My father—born August 30, 1948—passed away on January 12th, 2012 of complications due to lung cancer. This is the eulogy I wrote and read at his funeral.
When your father dies, you sit down and think about what they say a father should be and what they say a father should do. There’s an unspoken measure that is held up to a man as a father. You think about what they say a father is supposed to do, and reflect on whether or not he did it. We didn’t play catch. He didn’t teach me to ride a bike. To tell the truth, I don’t think either one of us were athletically inclined. But he did so many other things…
I remember sitting on his knee watching Tarzan and Abbot & Costello and Star Trek. He taught us to be brave and how to laugh and to be excited about the possibilities of the future. He taught us how to play chess. While we were younger—before we outpaced him in ability—he would play video games with us. That eventually led to him buying us our first real computer—a Commodore 64—and he was just as excited as us to be programming it. We spent hours writing programs in BASIC and saving them to a cassette drive (and eventually a 5¼" floppy disk). For Halloween one year we programmed an animation: a werewolf baring its fangs interspersed with random flashes of lightning that we displayed in our window on a television screen. This was in the 80s, when it was all but unheard of to do anything like that. We went apple picking; we went camping; he helped us with homework and class projects.
You’re led to believe that being a good father just happens. But when you stop to think about it you realize: good doesn’t just happen. Good things take a lot of work. As a child, there’s so much your parents do that you’re completely unaware of. As a child, you’re only vaguely aware of mortgage payments and food bills and the effort of getting to and from work.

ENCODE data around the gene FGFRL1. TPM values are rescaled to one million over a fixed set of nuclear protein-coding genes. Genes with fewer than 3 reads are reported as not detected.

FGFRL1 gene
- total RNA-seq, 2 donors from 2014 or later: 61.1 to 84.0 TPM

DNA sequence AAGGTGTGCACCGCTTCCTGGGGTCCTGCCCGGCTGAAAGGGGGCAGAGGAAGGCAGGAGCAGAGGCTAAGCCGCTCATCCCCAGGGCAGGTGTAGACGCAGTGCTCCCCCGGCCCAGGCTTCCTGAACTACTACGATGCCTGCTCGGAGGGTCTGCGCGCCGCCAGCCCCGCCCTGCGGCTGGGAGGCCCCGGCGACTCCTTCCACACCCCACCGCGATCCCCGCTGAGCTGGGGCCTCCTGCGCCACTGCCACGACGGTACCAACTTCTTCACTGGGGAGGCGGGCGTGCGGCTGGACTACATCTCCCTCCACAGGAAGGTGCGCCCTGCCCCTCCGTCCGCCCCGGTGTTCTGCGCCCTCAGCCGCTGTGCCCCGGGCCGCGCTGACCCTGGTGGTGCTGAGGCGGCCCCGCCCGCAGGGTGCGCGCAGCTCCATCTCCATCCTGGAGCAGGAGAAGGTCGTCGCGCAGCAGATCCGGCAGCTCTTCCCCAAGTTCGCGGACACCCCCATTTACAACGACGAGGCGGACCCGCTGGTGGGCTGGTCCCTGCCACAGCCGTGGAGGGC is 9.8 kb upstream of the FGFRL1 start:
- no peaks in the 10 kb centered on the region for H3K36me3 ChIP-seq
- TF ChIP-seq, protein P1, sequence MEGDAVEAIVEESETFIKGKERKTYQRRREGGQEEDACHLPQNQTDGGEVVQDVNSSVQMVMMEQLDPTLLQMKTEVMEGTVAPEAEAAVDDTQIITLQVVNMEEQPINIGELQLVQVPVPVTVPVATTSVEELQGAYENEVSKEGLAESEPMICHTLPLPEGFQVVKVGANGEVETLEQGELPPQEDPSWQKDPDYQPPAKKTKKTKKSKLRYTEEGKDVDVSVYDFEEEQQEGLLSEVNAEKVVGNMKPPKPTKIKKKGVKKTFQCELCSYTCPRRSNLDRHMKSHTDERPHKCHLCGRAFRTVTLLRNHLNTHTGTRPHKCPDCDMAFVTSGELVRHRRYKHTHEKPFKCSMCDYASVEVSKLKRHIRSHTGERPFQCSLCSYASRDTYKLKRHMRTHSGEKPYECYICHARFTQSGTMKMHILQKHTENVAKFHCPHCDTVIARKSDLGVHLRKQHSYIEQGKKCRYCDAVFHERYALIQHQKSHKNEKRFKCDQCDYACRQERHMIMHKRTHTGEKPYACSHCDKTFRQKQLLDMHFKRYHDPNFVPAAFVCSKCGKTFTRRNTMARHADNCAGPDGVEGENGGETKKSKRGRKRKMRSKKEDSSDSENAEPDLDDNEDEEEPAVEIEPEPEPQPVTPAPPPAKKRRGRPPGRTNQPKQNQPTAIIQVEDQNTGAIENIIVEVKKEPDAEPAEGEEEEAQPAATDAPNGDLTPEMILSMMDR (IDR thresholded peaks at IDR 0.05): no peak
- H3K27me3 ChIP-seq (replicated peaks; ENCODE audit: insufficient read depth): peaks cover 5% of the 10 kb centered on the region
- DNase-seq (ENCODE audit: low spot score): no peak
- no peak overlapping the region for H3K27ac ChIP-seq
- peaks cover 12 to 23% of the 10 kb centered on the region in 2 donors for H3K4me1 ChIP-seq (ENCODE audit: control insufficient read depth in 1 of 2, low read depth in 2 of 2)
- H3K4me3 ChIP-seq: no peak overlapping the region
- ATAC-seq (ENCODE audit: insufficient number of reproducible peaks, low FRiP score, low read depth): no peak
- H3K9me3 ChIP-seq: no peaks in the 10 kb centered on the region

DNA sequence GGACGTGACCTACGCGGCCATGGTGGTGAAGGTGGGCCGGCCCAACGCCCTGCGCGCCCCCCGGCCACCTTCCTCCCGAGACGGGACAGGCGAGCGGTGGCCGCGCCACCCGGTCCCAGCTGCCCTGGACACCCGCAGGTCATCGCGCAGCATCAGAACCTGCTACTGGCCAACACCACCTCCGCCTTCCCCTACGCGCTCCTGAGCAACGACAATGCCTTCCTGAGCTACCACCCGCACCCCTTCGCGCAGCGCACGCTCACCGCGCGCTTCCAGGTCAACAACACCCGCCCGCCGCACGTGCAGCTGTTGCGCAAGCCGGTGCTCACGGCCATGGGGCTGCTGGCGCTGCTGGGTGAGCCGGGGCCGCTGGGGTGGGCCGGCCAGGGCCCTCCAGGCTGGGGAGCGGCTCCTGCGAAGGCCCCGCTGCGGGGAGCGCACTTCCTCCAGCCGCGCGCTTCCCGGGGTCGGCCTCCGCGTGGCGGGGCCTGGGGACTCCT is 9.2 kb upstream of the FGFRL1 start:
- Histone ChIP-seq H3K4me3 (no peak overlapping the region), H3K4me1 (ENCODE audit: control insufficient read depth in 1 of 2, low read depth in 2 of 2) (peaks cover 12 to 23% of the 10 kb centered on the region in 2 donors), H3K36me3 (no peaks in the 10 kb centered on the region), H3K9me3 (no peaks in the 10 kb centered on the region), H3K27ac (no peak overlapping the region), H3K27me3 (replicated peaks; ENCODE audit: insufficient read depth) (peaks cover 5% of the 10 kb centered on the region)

It was the things that we often didn’t see directly, things that we really weren’t aware of—that when you stop to think about it and finally realize how much work it must have taken to pull off—it was these things that eventually made the most impact. When Christopher and Adam and I were in cub scouts the Cub Master stepped down. My father stepped up to fill that position. Our father spent countless hours in pack meetings and den meetings and committee meetings and planning and training. We didn’t see all of that preparation. What we saw was father & son camping trips, and trips to nature centers, and blue&gold banquets, and skits by the campfire. We only saw the tiniest bit of time that was the result of all that work. He’d hold pack meetings outside at local parks, and teach us about cooking outdoors, and the proper use of knives, and first aid and safety. Making an outdoor oven and baking muffins with freshly picked wild blueberries while camping is something I’ve shared with my own children.
And I wonder how much more he did that I’m still not aware of. I’m absolutely sure that there’s so much more. My father’s children show only the tiniest part of the work that he did as a father: Nadine became a strong self-sufficient woman and mother; I went on to college and a career in Web Development; Christopher joined the armed forces and went on to repair medical equipment and form an army of his own; Adam is managing his own small business. I can only imagine the lifetime of work that I didn’t actually see that went into making all of those good things just happen.